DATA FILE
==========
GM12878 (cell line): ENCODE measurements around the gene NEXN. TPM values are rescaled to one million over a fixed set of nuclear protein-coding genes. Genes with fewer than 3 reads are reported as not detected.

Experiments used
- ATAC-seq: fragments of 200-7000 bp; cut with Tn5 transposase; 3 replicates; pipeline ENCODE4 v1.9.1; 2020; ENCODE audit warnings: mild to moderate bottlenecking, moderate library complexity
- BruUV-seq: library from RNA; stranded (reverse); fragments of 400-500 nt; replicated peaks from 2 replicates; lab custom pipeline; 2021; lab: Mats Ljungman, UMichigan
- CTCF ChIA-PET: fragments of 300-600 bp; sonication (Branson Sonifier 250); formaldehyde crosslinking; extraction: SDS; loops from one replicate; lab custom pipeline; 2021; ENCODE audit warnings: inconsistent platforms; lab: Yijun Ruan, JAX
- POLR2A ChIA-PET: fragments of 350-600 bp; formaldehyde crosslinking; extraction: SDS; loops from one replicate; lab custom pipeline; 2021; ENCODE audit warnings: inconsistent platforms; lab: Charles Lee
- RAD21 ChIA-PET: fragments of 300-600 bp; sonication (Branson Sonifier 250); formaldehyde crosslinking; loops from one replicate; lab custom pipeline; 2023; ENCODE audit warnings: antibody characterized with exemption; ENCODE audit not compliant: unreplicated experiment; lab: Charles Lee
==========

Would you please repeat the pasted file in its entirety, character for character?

GM12878 (cell line): ENCODE measurements around the gene NEXN. TPM values are rescaled to one million over a fixed set of nuclear protein-coding genes. Genes with fewer than 3 reads are reported as not detected.

Experiments used
- ATAC-seq: fragments of 200-7000 bp; cut with Tn5 transposase; 3 replicates; pipeline ENCODE4 v1.9.1; 2020; ENCODE audit warnings: mild to moderate bottlenecking, moderate library complexity
- BruUV-seq: library from RNA; stranded (reverse); fragments of 400-500 nt; replicated peaks from 2 replicates; lab custom pipeline; 2021; lab: Mats Ljungman, UMichigan
- CTCF ChIA-PET: fragments of 300-600 bp; sonication (Branson Sonifier 250); formaldehyde crosslinking; extraction: SDS; loops from one replicate; lab custom pipeline; 2021; ENCODE audit warnings: inconsistent platforms; lab: Yijun Ruan, JAX
- POLR2A ChIA-PET: fragments of 350-600 bp; formaldehyde crosslinking; extraction: SDS; loops from one replicate; lab custom pipeline; 2021; ENCODE audit warnings: inconsistent platforms; lab: Charles Lee
- RAD21 ChIA-PET: fragments of 300-600 bp; sonication (Branson Sonifier 250); formaldehyde crosslinking; loops from one replicate; lab custom pipeline; 2023; ENCODE audit warnings: antibody characterized with exemption; ENCODE audit not compliant: unreplicated experiment; lab: Charles Lee